Mumbai Diary: Tuesday Tales

The city — sliced, diced and served with a dash of sauce

Stop, in the name of debris
This is supposed to be a bus stop at Sanpada, on the Sion-Panvel highway. But you wouldn’t realize it, on looking at it. There is no way commuters can wait at the stop and hope for a bus to halt there.

Commuters have to wait on the road, and they can only say “Bus karo!” Pic/Shrikant Khuperkar
Commuters have to wait on the road, and they can only say “Bus karo!” Pic/Shrikant Khuperkar

There is so much debris around the stop that people are forced to stand on the road instead, to wait for the bus. The board installed along with the bus stop claims that it was built with funds from MLA Ganesh Naik. Looks like there wasn’t enough to pay for cleanup post the stop’s installation?

Poster power once more
Return to the runway? Not exactly. Return to the jury table, to be more precise. Top fashion designer Wendell Rodricks returns as judge of the Kashish Mumbai International Queer Film Festival (MIQFF) International Poster Contest.

Posters of years gone by
Posters of years gone by

The competition, open to amateur and professional artists and graphic designers from across the world, is to design a poster that will be the look of the sixth edition of the mainstream Lesbian Gay Bisexual Transgender (LGBT) film festival. Kashish 2015 will be held from May 27-31, 2015 in Mumbai and the theme this year is ‘Reaching Out, Touching Hearts’.

Rodricks has also instituted a cash prize of R 20,000 that will be awarded to the winner. The winning design will be featured on billboards, banners, cinema slides, delegate cards, T-shirts and the catalogue cover. The deadline for submissions is January 31, 2015 (whew! hurry!) and contest details are at mumbaiqueerfest.com/poster-contest.

Film festival with a bonus
This Saturday is one to look forward to. Kashish Miqff is organising its film festival, Kashish Forward, of short award-winning and popular films from all over the world, dealing with LGBT lives, that were shown at Kashish 2014. Preceding this will be a conversation with academic and author Ruth Vanita, on How Urdu Poetry in Women’s Voices Influences Hindi Movie Songs. That’s music to our ears!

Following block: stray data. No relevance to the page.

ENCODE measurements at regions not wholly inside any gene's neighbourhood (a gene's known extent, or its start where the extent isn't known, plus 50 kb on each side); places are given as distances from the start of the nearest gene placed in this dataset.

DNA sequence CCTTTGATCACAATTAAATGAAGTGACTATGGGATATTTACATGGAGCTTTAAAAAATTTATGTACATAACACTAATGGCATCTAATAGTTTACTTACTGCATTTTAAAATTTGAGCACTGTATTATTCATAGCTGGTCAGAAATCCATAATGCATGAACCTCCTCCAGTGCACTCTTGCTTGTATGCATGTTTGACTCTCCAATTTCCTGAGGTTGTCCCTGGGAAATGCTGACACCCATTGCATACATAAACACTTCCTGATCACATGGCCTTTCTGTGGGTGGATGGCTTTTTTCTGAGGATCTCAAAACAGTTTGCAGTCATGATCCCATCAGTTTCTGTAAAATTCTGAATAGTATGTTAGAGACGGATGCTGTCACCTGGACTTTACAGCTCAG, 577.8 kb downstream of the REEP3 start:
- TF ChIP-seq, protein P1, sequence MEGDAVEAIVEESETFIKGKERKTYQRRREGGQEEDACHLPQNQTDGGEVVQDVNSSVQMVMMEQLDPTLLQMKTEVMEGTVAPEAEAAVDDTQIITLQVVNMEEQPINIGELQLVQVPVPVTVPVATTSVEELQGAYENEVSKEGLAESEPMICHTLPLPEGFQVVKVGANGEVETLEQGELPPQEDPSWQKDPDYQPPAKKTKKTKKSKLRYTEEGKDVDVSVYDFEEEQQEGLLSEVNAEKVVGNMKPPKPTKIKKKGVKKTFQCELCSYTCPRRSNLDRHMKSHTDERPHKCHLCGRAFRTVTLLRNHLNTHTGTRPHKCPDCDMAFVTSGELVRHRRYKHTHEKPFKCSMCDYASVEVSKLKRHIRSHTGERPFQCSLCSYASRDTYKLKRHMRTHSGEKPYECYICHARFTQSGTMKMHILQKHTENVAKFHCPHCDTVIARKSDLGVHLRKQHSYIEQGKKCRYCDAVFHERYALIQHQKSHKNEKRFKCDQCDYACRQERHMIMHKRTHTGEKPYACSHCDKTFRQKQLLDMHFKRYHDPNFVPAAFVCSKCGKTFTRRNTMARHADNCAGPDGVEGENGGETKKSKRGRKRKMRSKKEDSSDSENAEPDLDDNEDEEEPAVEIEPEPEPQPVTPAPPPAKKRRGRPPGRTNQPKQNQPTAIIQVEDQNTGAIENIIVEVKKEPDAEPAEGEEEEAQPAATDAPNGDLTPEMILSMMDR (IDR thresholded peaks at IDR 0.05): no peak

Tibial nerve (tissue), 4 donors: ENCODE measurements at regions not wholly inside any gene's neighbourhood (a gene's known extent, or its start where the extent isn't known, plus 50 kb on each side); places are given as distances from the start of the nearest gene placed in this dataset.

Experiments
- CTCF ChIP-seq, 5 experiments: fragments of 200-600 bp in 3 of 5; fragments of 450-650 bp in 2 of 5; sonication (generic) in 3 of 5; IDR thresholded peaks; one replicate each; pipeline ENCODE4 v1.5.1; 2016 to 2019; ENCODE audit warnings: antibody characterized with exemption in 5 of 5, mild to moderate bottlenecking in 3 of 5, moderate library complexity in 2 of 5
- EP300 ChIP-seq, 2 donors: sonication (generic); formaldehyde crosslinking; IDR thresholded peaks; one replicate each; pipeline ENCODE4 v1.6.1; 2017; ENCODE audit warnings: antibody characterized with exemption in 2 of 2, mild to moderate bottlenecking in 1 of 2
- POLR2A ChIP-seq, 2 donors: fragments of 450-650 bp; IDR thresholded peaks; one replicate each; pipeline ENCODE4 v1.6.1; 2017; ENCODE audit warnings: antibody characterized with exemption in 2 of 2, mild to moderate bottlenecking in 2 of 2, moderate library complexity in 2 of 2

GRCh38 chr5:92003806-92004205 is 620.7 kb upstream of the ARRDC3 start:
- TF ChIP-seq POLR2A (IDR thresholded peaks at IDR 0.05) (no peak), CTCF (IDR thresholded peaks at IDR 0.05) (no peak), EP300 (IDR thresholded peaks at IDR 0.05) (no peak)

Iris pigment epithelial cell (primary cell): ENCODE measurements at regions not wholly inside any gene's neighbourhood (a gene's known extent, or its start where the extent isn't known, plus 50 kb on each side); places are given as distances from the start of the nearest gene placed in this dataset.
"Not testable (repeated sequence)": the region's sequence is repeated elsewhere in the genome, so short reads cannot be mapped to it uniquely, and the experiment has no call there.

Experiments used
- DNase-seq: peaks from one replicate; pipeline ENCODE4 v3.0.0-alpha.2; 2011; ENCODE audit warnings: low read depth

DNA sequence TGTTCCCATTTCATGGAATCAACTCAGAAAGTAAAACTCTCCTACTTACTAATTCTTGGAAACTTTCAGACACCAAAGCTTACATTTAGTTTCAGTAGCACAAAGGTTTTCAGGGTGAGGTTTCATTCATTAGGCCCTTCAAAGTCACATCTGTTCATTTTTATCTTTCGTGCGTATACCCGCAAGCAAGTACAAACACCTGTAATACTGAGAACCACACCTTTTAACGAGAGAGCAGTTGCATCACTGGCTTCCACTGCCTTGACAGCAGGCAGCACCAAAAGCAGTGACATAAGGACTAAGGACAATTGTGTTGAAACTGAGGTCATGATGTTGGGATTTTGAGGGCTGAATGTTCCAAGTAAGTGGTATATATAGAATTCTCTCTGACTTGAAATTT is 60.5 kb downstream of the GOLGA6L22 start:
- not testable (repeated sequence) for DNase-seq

Date: Saturday, Jan 17, 2015
Time: 11.30am - 12.30pm
Event: Conversations with Professor Ruth Vanita: How Urdu Poetry in Women’s Voices Influences Hindi Movie Songs
Time: 12.45pm - 2.15pm
Event: Kashish Forward film screening A collection of short award winning and popular films from Kashish 2014 that deal with LGBT lives all over the world.
Entry: Free.
Details: tiny.cc/KASHISH-Wilson

Style in single file
Mumbaikars are used to being delayed in traffic due to road works or accidents. But recently, in one of the bylanes of central Mumbai, this correspondent saw the makings of an exasperating jam with people incessantly tooting their horns.

It turned out that the vehicles were stuck behind a luxury four-wheeler whose owner was too busy combing his hair to drive. He seemed to have been transported to a different realm, since the sound of the horns didn’t appear to bother him. He kept checking the mirror and only when he was satisfied with his hairstyle did he drive away!

Hair And Now
It's the season for reunions, what with winter bringing NRIs from cold climes back home. A recent reunion saw ex-students of the city’s St Xavier’s School, from the batch of 1965, meeting at a city club.

The old friends rued the loss of some of their batchmates. But, as they raised a toast to days gone by, one of them could not help remarking, “Do you realise, none of us is bald? We all still have good heads of hair!”

Track time warp
Venturing out on Sunday is a hit-and-miss affair for train commuters, as this is when mega blocks are usually in place. Last Sunday, the mega block was on Central Railway till 4pm, and anxious commuters at Thane station had their eyes glued to the indicator, where only Down locals were listed.

No CST-bound trains were to be seen, until suddenly the indicator lit up with trains, slow and fast, arriving at all platforms. Maybe the flurry was too much for both indicators and staff, because the 4:37 fast arrived much before the 4:28 which was listed.

And for a mystifying few minutes, the indicator showed a 4:45 fast which appeared and then vanished, never to be seen. Did it come? Did it go? It could well have been a scene out of a time-travel movie... but for train commuters it’s all in a day’s journey!

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